2012-Convention (7) 2014-Convention (4) 2015-Convention (5) Advocacy (181) Announcements (190) Articles (77) awards (28) College_Career (42) enewsupdate (75) events (99) Grants (6) Jobs (36) Magazine (4) NSCW (1) podcast (2) RAMP (5) reports (24) research (46) resources (195) RtI (1) Scholarships (48) Students (90) survey (30) training (45)

Monday, April 30, 2007

Free Webcast

A live, free, two-hour webcast from the Federal Reserve Bank of Chicago -Tuesday, May 1, 2007, 12:00pm - 2:00pm CDT


On May 1, 2007, the Federal Reserve Bank of Chicago (part of the U.S. Federal Reserve System) and Visa USA will co-host a free, two-hour online forum that brings together leading educators, policy makers and representatives from the non-profit and private sectors to discuss whether or not financial education should be a high school graduation requirement and to share best practices from around the nation.


The summit will be broadcast live on the internet and will be available after the summit online, anytime, for your viewing. To learn more about the summit and to register to receive your free streaming video instructions and entrance to the summit viewing page, visit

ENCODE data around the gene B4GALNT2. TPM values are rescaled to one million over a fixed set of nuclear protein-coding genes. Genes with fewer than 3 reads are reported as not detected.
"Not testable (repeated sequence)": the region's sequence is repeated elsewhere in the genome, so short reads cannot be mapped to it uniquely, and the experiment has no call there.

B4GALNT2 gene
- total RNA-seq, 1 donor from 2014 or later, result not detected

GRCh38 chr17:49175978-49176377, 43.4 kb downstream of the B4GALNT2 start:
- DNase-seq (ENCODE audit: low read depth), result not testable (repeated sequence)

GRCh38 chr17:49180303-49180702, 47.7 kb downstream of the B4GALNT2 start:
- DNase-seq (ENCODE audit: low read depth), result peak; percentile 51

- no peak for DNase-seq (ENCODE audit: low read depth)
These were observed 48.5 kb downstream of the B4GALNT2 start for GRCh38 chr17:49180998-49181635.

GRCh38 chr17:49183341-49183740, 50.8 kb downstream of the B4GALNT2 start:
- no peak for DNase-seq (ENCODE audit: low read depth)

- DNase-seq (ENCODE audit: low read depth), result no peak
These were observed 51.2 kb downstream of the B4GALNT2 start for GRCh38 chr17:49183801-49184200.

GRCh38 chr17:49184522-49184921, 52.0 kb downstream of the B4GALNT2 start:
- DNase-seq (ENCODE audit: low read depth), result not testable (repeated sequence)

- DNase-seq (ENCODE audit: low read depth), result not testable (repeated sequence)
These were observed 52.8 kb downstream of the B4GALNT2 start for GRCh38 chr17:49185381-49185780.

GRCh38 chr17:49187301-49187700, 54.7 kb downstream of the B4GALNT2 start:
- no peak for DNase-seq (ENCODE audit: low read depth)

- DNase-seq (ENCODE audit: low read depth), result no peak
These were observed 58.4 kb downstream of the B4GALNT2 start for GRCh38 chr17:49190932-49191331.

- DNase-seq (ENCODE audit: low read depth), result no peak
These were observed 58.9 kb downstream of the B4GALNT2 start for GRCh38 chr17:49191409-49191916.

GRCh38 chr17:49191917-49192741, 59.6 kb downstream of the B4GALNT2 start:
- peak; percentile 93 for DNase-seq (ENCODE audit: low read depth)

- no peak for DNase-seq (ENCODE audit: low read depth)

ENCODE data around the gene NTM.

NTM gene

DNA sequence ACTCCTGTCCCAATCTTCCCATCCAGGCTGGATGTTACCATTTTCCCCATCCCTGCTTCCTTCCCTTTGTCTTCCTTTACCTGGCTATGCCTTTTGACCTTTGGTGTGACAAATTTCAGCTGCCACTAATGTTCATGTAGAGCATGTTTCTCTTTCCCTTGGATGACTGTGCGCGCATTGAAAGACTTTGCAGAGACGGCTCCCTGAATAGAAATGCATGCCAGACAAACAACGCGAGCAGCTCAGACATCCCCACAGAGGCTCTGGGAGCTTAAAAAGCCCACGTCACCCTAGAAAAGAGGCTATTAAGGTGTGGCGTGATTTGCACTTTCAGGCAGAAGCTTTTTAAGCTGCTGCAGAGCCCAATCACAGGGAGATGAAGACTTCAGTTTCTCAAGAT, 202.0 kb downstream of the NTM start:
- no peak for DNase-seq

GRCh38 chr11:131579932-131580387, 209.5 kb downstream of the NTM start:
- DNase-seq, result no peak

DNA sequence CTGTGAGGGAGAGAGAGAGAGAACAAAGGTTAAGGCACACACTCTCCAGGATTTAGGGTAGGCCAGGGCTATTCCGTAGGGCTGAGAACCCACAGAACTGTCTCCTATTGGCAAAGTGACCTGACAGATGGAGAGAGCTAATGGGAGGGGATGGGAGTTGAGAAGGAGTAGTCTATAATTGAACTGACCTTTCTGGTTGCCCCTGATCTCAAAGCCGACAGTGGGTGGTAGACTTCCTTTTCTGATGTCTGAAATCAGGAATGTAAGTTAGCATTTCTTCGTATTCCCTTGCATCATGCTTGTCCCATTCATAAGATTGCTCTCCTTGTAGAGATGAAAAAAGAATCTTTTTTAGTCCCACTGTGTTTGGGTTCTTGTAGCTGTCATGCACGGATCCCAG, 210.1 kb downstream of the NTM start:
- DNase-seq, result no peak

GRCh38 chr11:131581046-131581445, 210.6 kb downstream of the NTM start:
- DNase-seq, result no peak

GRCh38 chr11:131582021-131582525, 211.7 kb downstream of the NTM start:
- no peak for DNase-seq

Panelists scheduled to appear:

Jean Chatzky       Personal finance expert and best-selling 


Laura Levine       Executive Director, Jump$tart Coalition for Personal Financial Literacy 

Richard W. Riley   6th U. S. Secretary of Education (1993-


Richard Cordray       Ohio Treasurer of State

William Seidman       Chairman Federal Deposit Insurance Corporation (FDIC) (1985-1991)

John Hope Bryant   Founder of Operation Hope and author of Banking on our Future

Todd Rokita        Indiana Secretary of State

Steven Malin       Senior Education Specialist, Federal Reserve Bank of New York

Chauncey Veatch       2002 National Teacher of the Year


Live internet broadcast schedule:

12:00-1:00pm CDT

Financial Literacy Education Policy:

Is it time for a national framework?


1:00-2:00pm CDT

Financial Literacy Education:

The practice and implementation of financial literacy programs.


No comments: